Consider the surface z=thaita (sorry i dont know how to spell it) in cylindrical coordinates shown in figure 3. Find aparametric representation of this surface

thanks

I'll try and help you out, I've never really used cylindrical co-ordinates but I do know that they're defined by three properties; the radial distance from the z-axis, the azimuth (angle to) of the point and height z.
Your equation $\large z=\theta$ would result in a straight line on the z-axis since the distance from the z-axis isn't mentioned. Are you sure the equation is correct as it clearly doesn't correspond with the diagram.

Try it, let $\large r = 0$, $\large \theta =t$ and $\large z = t$ on this grapher, the result is just a straight line.
surf_graph_cylin

Why $\displaystyle r=0$ ?
Try the plotter with $\displaystyle r=t$, $\displaystyle t=0$ to $\displaystyle 5,$ and $\displaystyle \theta = z = s,$ $\displaystyle s = 0$ to$\displaystyle 15.$

Hmmm, I understand what you're saying, but if r isn't explicitly defined surely that means it's either irrelevant hence $r=0$ or it's true for all values of r: $\large r \in \mathbb{R}$, why would the equation $\large z=\theta$ imply that $\large r \in \left [ 0;5 \right ]$?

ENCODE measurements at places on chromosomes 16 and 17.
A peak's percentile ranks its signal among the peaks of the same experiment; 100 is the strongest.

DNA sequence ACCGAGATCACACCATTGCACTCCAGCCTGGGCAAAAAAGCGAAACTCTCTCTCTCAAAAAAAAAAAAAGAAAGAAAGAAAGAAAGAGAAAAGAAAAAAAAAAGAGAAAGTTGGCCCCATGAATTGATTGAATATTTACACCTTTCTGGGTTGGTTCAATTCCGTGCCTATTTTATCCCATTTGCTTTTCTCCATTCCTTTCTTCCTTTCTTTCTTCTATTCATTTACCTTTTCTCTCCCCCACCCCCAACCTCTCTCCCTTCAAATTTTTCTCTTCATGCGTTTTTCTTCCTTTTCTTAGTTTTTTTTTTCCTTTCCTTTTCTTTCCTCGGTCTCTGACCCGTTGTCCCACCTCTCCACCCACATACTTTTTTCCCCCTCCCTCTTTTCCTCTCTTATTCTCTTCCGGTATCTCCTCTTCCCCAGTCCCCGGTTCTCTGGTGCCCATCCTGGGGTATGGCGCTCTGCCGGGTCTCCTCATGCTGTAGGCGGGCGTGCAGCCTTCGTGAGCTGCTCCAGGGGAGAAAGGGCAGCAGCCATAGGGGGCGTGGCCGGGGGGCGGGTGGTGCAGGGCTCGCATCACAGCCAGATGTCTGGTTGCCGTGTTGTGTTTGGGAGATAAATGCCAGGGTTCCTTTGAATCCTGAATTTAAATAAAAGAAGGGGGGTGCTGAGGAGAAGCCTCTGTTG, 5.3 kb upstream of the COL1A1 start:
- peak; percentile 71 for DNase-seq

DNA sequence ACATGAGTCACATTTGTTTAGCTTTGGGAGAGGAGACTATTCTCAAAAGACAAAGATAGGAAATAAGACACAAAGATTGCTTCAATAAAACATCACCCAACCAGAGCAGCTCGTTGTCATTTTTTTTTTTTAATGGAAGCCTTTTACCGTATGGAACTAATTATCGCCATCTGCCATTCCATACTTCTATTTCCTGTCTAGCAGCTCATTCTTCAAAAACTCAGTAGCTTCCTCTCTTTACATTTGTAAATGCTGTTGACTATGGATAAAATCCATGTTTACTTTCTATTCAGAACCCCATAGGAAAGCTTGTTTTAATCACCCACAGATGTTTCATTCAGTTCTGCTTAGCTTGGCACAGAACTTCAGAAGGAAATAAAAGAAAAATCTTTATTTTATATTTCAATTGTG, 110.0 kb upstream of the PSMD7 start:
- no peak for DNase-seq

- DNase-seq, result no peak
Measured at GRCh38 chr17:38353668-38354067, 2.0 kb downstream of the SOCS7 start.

I'm not criticising you, just brainstorming. =)

I think an appropriate parametric representation would be:

$\large r = t$

$\large z = s$

$\large \theta = s$

where: $\large t \in \mathbb{R}$ and $\large s \in \mathbb{R}$

That does seem a bit silly but it's all I've got at the moment.

I chose $\displaystyle r = 0\rightarrow 5,$ (and $\displaystyle \theta = z = 0\rightarrow 15),$ for no particular reason other than it gives a reasonable plot (and produces something like the surface shown in the original question) whereas $\displaystyle r = 0\rightarrow\infty$ does not. Just for example really.
If there are no limits specified then I think $\displaystyle \infty$ is correct, afterall if you were asked to plot, in [2D], $\displaystyle y=1$ for example, you would draw, or at least imply, a line of infinite length, not a single point at $\displaystyle (0,1).$

If the diagram weren't present I'd think the answer I gave was correct but I'm thinking that some information is missing. Given how the diagram looks

$\large r = t$

$\large z = s$

$\large \theta = s$

where: $\large t \in \mathbb{R}$ and $\large s \in \mathbb{R}$

...doesn't seem possible.